This code is based off the works of [1-3]. Make sure you have an NVidia GPU otherwise you will have to select the option of non-GPU use, which is very slow. When the code runs you should be able to visualize electromagnetic radiation propagating towards a Gaussian plasma ball, which represents a meteor. Futher analysis such as radar cross section or separation of scattered fields will need to be implemented by you.
Take note, while an ADE-PML (similiar to CPML) absorbing boundary condition is used, using this technique can introduce errors into the simulation . If you find this to be an issue, you may need to implement methods as prescribed in  - however this particular method requires more computations and memory.
 S. Pokhrel, V. Shankar and J. J. Simpson, "3-D FDTD Modeling of Electromagnetic Wave Propagation in Magnetized Plasma Requiring Singular Updates to the Current Density Equation," in IEEE Transactions on Antennas and Propagation, vol. 66, no. 9, pp. 4772-4781, Sept. 2018, doi: 10.1109/TAP.2018.2847601.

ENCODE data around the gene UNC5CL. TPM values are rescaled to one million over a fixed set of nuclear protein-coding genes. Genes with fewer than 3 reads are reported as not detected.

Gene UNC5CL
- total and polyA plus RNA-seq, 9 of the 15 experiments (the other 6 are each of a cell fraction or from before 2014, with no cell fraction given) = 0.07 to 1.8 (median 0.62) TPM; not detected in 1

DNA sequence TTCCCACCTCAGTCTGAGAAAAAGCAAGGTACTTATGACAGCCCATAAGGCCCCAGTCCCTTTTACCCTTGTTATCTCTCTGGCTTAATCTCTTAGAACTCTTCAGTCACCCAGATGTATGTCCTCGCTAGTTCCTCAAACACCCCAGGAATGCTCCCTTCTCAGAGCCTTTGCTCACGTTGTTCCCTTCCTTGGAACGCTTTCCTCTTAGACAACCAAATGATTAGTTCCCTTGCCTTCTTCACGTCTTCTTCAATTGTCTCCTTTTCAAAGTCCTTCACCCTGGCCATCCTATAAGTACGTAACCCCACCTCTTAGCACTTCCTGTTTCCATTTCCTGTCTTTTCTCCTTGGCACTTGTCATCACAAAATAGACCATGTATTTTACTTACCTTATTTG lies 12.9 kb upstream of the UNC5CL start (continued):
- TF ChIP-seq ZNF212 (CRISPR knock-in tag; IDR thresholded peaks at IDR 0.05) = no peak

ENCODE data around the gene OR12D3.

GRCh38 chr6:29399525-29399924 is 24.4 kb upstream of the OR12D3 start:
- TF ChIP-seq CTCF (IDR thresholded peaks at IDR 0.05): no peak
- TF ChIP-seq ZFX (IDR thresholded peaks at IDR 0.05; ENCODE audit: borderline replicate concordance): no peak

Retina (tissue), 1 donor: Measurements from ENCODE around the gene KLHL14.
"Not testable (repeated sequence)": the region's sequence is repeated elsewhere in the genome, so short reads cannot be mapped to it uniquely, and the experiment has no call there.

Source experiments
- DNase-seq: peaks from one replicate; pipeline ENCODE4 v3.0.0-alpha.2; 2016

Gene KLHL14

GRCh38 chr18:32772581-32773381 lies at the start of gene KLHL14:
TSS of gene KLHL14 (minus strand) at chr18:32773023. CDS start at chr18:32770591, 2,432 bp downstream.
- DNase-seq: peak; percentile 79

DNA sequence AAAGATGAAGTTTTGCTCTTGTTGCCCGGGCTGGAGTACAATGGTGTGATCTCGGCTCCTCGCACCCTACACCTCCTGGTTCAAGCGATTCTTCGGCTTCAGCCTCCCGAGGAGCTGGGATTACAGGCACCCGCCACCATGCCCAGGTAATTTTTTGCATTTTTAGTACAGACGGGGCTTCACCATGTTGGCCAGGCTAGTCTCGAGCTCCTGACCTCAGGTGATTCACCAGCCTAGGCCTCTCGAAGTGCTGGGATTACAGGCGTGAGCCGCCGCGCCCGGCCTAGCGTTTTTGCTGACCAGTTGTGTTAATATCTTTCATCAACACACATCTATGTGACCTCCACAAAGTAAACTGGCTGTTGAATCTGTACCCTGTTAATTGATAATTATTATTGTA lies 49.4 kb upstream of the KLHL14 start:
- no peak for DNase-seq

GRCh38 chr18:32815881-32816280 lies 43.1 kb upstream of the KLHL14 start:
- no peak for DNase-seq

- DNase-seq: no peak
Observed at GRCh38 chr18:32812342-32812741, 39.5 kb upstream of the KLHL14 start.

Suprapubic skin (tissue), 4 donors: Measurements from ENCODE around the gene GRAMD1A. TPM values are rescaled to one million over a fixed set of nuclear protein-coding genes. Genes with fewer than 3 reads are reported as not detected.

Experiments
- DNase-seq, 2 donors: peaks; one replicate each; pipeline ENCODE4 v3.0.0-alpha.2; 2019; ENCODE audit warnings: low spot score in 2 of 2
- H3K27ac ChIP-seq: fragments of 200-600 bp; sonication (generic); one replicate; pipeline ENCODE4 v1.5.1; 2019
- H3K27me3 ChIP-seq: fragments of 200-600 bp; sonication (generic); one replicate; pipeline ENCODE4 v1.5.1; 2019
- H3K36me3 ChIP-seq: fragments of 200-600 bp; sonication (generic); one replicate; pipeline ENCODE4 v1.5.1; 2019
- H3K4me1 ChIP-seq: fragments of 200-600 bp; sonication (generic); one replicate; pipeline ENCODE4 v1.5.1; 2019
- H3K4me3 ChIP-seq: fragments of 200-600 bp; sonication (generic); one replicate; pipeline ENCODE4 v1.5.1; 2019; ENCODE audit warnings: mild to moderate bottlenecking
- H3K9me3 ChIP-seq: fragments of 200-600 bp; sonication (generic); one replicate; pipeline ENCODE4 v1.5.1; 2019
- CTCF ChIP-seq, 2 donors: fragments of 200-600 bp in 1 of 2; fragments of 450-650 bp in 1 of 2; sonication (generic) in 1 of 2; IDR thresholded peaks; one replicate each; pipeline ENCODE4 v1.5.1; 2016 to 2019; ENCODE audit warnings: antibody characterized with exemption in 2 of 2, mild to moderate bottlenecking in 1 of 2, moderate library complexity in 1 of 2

Marshall, Robert & Close, S.. (2015). An FDTD model of scattering from meteor head plasma. Journal of Geophysical Research: Space Physics. 120. 10.1002/2015JA021238.
 Elsherbeni, Atef & Demir, V.. (2016). The finite-difference time-domain method for electromagnetics with MATLAB® simulations: ACES series, 2nd edition. 10.1049/SBEW514E.
 Y. Yu and J. J. Simpson, "A Magnetic Field-Independent Absorbing Boundary Condition for Magnetized Cold Plasma," in IEEE Antennas and Wireless Propagation Letters, vol. 10, pp. 294-297, 2011, doi: 10.1109/LAWP.2011.2139191.
 Cho, Jeahoon & Park, Min-Seok & Jung, Kyung-Young. (2020). Perfectly Matched Layer for Accurate FDTD for Anisotropic Magnetized Plasma. Journal of Electromagnetic Engineering and Science. 20. 277-284. 10.26866/jees.2020.20.4.277.